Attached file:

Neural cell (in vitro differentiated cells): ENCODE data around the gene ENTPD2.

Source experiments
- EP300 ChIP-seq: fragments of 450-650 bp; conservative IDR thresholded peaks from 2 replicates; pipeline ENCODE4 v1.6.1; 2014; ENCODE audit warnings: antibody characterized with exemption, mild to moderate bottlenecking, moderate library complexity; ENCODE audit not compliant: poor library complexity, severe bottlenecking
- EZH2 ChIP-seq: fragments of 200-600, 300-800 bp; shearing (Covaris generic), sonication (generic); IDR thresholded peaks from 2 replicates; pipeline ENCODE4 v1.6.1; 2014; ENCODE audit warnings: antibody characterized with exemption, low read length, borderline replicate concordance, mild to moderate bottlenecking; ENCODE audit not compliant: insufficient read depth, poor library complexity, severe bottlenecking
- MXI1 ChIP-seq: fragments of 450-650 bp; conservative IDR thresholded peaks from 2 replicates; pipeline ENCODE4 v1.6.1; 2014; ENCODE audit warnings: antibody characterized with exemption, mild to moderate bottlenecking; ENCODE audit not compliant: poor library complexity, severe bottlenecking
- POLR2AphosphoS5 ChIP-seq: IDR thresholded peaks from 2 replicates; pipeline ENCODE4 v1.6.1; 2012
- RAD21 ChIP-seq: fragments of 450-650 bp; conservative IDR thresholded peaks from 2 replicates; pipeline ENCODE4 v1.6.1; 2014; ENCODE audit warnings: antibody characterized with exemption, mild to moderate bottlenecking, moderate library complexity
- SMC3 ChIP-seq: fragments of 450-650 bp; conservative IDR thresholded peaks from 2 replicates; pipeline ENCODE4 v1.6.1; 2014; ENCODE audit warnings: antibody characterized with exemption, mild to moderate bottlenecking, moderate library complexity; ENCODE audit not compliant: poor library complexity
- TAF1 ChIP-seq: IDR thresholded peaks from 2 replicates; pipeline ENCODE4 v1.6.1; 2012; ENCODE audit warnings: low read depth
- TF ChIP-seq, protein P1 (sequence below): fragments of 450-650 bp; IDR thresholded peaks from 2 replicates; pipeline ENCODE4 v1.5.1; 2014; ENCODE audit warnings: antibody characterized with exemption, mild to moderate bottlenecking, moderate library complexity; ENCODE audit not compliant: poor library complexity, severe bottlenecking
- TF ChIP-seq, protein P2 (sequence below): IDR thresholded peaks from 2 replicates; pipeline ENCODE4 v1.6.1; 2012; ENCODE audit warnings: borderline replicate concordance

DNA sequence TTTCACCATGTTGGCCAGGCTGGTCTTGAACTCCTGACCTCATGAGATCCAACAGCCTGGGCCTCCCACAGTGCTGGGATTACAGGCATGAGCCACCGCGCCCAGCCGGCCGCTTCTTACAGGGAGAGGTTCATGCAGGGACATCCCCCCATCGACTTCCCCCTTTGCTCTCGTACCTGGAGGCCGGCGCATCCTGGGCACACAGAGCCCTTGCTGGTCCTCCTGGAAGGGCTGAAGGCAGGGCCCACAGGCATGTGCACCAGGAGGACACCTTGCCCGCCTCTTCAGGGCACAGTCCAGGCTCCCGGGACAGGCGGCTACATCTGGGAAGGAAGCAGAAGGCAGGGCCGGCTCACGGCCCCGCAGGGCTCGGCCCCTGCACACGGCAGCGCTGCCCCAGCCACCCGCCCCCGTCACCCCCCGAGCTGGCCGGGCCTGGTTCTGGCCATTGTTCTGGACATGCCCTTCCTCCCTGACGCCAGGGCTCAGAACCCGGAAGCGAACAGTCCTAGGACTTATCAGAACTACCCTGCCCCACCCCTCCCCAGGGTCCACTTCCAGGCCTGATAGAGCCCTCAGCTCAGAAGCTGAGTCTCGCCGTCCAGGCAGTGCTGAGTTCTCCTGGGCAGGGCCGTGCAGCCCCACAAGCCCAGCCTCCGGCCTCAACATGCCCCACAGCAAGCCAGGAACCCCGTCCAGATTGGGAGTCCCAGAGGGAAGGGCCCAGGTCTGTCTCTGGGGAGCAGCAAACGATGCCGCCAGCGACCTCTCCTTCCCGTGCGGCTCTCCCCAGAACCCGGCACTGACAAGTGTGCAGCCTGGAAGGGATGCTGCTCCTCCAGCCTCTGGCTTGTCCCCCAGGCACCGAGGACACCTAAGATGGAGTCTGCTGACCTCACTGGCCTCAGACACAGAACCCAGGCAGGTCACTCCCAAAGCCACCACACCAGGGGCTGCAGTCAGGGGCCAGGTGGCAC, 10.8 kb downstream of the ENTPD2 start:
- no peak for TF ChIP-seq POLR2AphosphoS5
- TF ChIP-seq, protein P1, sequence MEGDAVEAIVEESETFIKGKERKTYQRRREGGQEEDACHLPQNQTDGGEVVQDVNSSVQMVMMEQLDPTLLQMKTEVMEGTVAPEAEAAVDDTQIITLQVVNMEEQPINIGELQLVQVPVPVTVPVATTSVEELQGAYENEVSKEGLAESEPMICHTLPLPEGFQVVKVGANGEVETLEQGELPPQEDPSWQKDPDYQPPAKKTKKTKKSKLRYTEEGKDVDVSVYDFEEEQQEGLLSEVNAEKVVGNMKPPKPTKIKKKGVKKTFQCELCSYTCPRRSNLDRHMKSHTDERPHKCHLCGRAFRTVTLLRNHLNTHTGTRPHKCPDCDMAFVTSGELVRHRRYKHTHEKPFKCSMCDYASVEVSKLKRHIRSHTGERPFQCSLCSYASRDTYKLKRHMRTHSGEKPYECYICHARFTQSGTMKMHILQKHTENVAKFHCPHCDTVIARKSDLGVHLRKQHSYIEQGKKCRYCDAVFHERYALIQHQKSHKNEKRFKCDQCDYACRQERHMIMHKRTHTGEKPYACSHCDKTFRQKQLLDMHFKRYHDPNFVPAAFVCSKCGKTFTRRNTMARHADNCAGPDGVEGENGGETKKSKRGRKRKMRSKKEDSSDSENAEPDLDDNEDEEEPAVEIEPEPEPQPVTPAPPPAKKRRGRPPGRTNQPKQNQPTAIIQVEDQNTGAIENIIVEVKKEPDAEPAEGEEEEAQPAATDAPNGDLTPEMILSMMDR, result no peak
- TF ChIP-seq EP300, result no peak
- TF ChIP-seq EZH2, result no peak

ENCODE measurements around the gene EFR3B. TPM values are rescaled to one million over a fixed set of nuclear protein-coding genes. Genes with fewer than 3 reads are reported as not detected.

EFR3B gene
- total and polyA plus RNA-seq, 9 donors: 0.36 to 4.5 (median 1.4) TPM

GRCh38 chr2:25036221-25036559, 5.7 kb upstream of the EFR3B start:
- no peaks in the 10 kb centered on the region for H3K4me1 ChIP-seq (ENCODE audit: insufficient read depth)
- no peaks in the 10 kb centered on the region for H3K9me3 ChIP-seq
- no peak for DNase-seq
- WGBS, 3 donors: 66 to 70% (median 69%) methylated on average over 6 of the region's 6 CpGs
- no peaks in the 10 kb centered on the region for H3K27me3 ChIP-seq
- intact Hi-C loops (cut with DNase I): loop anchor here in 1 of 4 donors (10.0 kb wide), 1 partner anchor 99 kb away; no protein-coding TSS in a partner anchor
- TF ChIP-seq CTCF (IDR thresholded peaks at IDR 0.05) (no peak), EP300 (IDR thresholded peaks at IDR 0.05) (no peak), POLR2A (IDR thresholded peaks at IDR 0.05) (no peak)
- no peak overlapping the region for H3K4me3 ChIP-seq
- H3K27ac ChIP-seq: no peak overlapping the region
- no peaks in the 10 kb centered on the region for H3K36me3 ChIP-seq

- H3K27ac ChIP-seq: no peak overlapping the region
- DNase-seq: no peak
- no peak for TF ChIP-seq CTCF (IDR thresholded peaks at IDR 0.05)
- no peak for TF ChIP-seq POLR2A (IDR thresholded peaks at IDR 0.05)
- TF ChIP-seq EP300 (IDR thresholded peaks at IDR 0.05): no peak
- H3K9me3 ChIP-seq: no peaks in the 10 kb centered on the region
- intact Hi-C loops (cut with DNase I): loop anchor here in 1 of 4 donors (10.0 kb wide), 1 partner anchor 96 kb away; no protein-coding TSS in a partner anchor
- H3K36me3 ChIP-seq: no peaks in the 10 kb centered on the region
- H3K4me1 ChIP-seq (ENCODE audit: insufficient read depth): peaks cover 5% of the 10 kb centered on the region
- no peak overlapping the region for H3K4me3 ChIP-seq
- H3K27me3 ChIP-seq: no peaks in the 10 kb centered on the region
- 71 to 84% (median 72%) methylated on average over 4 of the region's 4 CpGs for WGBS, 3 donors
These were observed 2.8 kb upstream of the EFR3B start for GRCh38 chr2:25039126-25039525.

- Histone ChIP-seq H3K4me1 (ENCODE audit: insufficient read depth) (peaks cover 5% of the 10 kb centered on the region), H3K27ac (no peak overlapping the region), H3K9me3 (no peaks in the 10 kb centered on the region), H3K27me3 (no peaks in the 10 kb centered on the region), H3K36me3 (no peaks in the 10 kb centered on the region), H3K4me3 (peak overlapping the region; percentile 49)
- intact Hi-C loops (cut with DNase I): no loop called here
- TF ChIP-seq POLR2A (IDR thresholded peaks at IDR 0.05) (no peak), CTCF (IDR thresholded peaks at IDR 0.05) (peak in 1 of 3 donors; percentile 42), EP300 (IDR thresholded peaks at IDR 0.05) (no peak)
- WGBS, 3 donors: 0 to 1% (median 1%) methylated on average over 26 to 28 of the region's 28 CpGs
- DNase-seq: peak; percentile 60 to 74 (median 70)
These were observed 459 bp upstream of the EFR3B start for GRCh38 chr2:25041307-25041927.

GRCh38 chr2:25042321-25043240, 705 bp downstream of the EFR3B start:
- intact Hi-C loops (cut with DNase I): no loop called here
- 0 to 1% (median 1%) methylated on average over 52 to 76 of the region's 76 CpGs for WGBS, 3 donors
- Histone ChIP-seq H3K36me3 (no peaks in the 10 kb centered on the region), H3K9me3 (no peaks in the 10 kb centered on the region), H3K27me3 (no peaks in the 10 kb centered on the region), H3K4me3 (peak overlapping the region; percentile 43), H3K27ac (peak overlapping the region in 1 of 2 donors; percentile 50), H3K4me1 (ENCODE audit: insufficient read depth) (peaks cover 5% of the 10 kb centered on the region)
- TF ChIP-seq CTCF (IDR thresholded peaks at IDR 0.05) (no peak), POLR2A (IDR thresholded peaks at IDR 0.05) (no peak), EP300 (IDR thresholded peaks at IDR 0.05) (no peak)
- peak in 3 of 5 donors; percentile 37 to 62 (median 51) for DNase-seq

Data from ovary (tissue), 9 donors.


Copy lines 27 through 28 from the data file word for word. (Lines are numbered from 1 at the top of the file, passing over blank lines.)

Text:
- TF ChIP-seq CTCF (IDR thresholded peaks at IDR 0.05) (no peak), EP300 (IDR thresholded peaks at IDR 0.05) (no peak), POLR2A (IDR thresholded peaks at IDR 0.05) (no peak)
- no peak overlapping the region for H3K4me3 ChIP-seq